Still, eventually, after losing Iowa to Rick Santorum, South Carolina to Newt Gingrich, and then facing a slow deathmarch against Santorum, Romney grabbed the nomination. But not before he had to make a personal call to beg a certain influencer for the support he needed to bag the crucial Nevada primary: namely, Donald Trump.

Then the cringe began.

Firstly, Romney ran away from his healthcare reform with disavowals so bad they made his father’s “brainwashing” excuses look artful. Then, he tried to appeal to the base by calling himself “severely conservative,” even though that sounds more like something Vox would call an actual effective Republican. Even though the aftershocks of 2008 were still resonating, Romney’s idea of empathy was making statements like “I like to being able to fire people,” and “let Detroit go bankrupt.”

Speaking of lack of empathy, he even picked Paul Ryan as his Vice President, even though Ryan’s plan for retirement reform was being characterized at the time as “throwing granny off a cliff.” After one good debate against a clearly unprepared Obama, he tried to virtue signal in the follow-up Town Hall debate by claiming that when he wanted to hire a female executive, his team brought him “binders full of women,” which made him sound like a sex pest in Thailand rather than a politician. And, of course, he claimed that Russia was America’s greatest enemy, prompting Obama to justifiedly snark, “The 1980’s called and are asking for their foreign policy back.”

Of course, he lost. Badly. Working class Americans were never going to vote for a candidate who talked to Americans like an unfeeling CEO who shut down the local factory and outsourced it overseas. It wasn’t a failure of messaging for Willard to sound like that; it was one of the few moments he was honest. That’s exactly who he was, and is. It’s the reason why one of his most infamous gaffes of the 2012 campaign was that he’d never win the “47 percent of Americans who don’t pay income tax.” In other words, for Willard, if you weren’t rich, you weren’t worth talking to.

But while plenty of failed presidential candidates have left behind legacies worth celebrating, Romney would instead opt to once more follow in John McCain’s footsteps and sabotage his own party. Except unlike McCain, Romney couldn’t stay consistent. For example, he tried to become a figurehead for the #NeverTrump movement, but then fell on his metaphorical knees and begged for the job of Secretary of State when Trump unexpectedly won.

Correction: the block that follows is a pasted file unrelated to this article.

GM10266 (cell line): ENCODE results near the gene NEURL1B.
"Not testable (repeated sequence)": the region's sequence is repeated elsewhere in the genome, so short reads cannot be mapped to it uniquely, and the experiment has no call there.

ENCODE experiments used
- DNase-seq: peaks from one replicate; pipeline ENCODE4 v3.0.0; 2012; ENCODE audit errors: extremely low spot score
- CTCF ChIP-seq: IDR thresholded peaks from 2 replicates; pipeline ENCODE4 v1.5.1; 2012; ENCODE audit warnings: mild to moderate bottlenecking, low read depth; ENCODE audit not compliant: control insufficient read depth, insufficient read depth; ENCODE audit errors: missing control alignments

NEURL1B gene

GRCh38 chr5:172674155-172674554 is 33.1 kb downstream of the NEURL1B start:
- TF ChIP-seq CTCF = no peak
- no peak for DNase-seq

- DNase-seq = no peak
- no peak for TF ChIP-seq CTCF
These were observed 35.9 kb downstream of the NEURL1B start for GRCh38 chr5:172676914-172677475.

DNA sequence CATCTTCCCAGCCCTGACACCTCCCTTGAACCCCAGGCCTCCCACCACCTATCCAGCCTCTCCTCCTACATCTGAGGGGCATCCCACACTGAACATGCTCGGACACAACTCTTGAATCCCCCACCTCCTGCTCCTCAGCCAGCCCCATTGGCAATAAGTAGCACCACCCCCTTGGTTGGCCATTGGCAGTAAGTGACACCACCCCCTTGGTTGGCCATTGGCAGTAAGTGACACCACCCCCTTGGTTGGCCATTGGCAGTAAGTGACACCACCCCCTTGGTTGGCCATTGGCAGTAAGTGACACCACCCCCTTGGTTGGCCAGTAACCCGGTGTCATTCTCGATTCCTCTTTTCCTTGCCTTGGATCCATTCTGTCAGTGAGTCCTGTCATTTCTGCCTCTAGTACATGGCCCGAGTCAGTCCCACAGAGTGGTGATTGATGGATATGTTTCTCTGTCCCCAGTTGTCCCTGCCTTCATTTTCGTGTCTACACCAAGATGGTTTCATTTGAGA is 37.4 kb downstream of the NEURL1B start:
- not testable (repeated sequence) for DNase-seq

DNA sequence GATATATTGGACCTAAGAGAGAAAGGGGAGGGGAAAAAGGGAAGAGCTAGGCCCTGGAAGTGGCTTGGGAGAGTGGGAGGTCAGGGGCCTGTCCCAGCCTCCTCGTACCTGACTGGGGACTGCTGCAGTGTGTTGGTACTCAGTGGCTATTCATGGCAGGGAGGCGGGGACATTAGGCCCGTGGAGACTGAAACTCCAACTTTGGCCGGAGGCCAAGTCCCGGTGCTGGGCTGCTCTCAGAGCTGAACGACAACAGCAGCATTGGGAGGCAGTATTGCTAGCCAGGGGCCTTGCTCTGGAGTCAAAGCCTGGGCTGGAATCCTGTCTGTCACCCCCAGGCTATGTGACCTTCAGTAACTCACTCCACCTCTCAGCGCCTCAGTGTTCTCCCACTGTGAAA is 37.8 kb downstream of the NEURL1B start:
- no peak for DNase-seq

Then, he accepted Trump’s endorsement to run for the Senate in Utah, only to become the first Senator to vote against a president of his own party in an impeachment trial after Trump was retroactively impeached over the January 6th protests. When Jennifer Rubin, the Washington Post’s most hysterical #NeverTrumper called him “spineless,” Romney testily replied to her under the laughable Twitter alias Pierre Delecto that she should “take a breath.” That she knew it was him was due entirely to the fact that the only thing Pierre Delecto did on Twitter was tell various conservative media figures to stop being so mean to Mitt Romney. It was basically “Please Clap,” the Twitter account.

And now that it’s obvious that not only is no one clapping, but many are desperate to end his career, Romney is finally taking his ball and going home. But in his statement on the subject, Romney might have finally said something correct: “Frankly, it’s time for a new generation of leaders.”

Indeed it is, Willard, but as a member of that generation, you shouldn’t expect us to treat you kindly, no matter how many of our Twitter threads you reply to. Not only did your incompetence as a campaigner empower the ascendant authoritarian Left, but your constant backstabbing of your own party has aided and abetted their stranglehold on power. That it did not do more damage is not a testament to America’s resilience, but purely to your ineffectiveness.

In short, this is the reason Mitt Romney is the most useless GOP politician: Even when it comes to betraying his own party, and arguably betraying America itself, he still can’t do anything right.
 

Image: Title: Mitt Senate